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From left, Cheryl Campbell, senior vice president of CGI Federal; Andrew Slavitt, group executive vice president for Optum/QSSI; Lynn Spellecy, corporate counsel for Equifax Workforce Solutions; and John Lau, program director for Serco, listen to questioning on Capitol Hill in Washington, Thursday, Oct. 24, 2013, during a House Energy and Commerce Committee hearing with contractors that built the federal government's health care websites. The contractors responsible for building the troubled Healthcare.gov website say it was the government's responsibility _ not theirs _ to test it and make sure it worked. (AP Photo/ Evan Vucci)
Photo by: Evan Vucci
From left, Cheryl Campbell, senior vice president of CGI Federal; Andrew Slavitt, group executive vice president for Optum/QSSI; Lynn Spellecy, corporate counsel for Equifax Workforce Solutions; and John Lau, program director for Serco, listen to questioning on Capitol Hill in Washington, Thursday, Oct. 24, 2013, during a House Energy and Commerce Committee hearing with contractors that built the federal government's health care websites. The contractors responsible for building the troubled Healthcare.gov website say it was the government's responsibility _ not theirs _ to test it and make sure it worked. (AP Photo/ Evan Vucci)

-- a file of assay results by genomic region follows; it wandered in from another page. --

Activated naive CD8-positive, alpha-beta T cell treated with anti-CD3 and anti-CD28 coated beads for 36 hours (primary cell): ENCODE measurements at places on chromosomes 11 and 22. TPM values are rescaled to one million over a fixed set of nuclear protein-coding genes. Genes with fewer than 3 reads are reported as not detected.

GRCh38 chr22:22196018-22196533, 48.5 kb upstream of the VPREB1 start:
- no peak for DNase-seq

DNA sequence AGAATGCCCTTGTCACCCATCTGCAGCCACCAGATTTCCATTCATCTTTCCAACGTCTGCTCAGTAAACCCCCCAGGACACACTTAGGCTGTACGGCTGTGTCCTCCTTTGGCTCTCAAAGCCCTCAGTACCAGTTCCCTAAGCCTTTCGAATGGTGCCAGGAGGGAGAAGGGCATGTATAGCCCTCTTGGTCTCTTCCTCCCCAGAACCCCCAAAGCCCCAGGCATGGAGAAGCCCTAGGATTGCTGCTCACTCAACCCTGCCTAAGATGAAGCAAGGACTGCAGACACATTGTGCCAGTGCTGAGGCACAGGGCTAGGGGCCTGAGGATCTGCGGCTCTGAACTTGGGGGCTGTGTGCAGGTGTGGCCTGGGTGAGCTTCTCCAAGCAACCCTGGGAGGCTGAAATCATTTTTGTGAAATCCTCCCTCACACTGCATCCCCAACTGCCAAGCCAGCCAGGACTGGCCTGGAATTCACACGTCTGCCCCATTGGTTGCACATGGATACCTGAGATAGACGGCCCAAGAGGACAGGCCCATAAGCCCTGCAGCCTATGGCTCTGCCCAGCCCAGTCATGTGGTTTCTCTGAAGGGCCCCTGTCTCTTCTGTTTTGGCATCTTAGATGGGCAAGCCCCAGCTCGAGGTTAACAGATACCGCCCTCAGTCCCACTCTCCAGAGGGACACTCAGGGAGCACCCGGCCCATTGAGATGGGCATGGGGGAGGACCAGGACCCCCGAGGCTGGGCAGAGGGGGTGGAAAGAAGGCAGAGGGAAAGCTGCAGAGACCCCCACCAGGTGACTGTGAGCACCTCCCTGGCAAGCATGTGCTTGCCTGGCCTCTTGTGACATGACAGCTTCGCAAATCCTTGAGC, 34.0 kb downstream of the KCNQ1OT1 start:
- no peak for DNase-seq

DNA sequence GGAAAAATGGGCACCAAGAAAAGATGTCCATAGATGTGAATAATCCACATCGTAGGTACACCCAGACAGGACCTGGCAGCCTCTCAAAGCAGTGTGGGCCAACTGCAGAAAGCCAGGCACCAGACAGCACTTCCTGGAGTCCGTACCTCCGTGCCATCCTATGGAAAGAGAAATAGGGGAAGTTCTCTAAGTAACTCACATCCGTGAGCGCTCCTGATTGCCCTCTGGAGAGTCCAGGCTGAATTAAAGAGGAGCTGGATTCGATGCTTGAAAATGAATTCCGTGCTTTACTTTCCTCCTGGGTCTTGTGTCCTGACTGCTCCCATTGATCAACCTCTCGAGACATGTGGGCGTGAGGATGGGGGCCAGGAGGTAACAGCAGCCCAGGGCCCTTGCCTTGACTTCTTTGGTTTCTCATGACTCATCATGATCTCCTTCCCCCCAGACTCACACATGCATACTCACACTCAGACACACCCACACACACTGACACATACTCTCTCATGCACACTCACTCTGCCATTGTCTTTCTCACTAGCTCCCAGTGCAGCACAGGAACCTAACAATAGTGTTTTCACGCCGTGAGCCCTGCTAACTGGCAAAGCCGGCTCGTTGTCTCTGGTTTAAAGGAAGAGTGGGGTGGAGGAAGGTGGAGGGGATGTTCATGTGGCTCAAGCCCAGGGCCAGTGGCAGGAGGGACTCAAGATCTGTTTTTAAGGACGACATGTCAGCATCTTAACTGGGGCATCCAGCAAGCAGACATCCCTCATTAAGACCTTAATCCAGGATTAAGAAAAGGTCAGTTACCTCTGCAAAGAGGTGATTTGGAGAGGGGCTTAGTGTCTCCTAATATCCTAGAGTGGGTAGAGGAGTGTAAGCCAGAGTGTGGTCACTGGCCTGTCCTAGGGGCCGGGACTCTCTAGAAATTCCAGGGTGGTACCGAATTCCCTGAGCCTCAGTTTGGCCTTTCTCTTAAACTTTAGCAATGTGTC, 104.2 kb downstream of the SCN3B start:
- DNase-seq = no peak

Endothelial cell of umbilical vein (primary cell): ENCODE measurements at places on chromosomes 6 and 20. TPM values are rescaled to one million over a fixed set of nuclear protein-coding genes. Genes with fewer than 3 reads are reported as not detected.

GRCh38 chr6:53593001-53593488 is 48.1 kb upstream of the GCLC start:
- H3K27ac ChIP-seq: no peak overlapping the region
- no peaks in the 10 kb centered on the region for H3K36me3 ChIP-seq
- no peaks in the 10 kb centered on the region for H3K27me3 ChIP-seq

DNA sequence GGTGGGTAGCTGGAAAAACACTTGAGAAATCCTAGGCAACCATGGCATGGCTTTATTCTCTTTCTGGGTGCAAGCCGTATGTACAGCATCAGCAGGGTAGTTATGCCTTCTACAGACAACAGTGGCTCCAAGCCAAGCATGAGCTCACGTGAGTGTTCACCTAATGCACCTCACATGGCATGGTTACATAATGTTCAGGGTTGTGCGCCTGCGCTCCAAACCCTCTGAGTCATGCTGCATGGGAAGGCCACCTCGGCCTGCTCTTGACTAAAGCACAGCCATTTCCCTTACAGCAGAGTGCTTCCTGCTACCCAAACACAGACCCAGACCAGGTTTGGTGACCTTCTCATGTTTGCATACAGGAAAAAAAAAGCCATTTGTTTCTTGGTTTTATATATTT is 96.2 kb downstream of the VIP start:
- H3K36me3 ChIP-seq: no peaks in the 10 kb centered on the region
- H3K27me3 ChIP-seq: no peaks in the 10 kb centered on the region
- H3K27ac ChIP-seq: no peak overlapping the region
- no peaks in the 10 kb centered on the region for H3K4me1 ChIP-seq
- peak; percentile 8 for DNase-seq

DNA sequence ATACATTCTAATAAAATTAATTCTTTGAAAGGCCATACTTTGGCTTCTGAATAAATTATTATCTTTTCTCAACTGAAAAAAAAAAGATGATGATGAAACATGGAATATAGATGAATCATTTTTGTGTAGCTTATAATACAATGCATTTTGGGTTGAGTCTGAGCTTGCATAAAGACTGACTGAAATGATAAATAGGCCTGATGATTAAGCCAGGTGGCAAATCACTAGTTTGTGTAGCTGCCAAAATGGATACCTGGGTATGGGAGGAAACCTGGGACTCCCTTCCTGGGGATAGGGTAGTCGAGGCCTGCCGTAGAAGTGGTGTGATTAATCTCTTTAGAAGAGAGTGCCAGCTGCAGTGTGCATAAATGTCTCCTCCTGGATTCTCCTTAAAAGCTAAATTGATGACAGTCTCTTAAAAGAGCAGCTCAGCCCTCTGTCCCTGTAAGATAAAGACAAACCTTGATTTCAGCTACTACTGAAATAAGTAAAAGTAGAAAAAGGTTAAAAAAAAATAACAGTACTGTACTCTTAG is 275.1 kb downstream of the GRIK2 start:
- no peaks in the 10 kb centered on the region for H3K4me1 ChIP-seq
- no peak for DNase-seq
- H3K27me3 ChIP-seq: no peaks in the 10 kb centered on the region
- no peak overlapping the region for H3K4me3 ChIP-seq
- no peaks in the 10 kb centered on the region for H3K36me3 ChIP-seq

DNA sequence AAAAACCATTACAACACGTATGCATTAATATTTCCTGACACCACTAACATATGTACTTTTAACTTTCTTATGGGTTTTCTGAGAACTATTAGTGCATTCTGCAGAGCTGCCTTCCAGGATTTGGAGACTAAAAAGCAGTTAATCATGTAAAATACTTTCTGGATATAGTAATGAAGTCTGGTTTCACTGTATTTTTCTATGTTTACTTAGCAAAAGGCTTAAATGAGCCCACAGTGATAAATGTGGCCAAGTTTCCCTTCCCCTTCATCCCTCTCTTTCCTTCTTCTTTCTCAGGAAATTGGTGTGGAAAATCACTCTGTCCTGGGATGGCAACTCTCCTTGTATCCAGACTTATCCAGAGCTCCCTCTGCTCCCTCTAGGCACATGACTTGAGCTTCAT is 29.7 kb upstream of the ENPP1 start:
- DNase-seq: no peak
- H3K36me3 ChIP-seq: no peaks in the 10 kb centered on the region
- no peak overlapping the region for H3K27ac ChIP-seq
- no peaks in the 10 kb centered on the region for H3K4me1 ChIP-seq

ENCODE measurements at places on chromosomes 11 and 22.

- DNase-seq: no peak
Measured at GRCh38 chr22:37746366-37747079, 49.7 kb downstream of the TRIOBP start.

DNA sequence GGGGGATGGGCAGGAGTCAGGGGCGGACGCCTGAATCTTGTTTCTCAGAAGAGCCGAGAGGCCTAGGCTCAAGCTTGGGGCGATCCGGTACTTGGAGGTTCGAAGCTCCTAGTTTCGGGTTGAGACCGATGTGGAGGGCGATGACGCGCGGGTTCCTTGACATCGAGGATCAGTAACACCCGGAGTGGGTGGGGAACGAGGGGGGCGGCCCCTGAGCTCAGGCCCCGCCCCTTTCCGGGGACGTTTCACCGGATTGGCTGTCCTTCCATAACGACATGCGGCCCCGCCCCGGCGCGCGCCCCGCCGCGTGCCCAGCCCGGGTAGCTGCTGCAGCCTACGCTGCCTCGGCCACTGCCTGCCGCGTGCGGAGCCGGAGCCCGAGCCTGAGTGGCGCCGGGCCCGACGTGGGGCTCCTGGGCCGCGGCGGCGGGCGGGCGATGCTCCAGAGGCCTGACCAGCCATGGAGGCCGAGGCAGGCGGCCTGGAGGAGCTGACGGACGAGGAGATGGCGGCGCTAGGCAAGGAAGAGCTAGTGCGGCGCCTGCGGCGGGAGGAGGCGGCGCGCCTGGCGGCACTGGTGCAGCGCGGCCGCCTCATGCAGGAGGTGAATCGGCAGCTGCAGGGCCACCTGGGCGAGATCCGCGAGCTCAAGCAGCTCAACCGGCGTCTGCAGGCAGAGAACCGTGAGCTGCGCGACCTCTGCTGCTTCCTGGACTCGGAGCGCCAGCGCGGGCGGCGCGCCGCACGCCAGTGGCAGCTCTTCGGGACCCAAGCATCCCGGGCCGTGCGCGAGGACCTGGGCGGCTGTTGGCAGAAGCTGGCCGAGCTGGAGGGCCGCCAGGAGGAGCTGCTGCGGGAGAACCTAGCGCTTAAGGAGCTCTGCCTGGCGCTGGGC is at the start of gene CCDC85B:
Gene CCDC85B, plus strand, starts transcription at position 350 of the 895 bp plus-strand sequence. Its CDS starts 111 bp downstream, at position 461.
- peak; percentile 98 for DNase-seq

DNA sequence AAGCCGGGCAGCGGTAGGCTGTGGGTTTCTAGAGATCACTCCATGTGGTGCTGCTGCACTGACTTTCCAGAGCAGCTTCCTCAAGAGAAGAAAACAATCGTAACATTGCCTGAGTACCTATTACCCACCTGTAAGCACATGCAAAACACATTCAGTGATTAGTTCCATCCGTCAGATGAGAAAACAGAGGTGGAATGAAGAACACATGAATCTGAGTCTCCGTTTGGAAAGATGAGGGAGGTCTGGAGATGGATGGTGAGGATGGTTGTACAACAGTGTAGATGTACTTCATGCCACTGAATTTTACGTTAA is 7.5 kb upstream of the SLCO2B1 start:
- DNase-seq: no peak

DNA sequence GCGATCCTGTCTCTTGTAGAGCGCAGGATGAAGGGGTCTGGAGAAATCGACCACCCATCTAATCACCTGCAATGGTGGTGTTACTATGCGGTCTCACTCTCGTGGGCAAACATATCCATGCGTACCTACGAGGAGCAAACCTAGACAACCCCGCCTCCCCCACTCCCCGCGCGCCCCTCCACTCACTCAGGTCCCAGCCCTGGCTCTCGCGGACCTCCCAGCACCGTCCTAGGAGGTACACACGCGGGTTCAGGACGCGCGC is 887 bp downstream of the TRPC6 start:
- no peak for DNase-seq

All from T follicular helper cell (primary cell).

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LeBron James' 'I can't breathe' T-shirt the latest display of politics on the playing field

Cleveland Cavaliers superstar LeBron James on Monday night during pregame warmups wore an “I can’t breathe” T-shirt, referring to Eric Garner, who died after a New York police officer placed him in a chokehold during an arrest for selling loose cigarettes. The shirt, one of several featuring the slogan that have been seen around the league in recent days after a grand jury declined to indict the officer last week, is just one in a long history of political statements made by athletes on the playing field. Here are some others.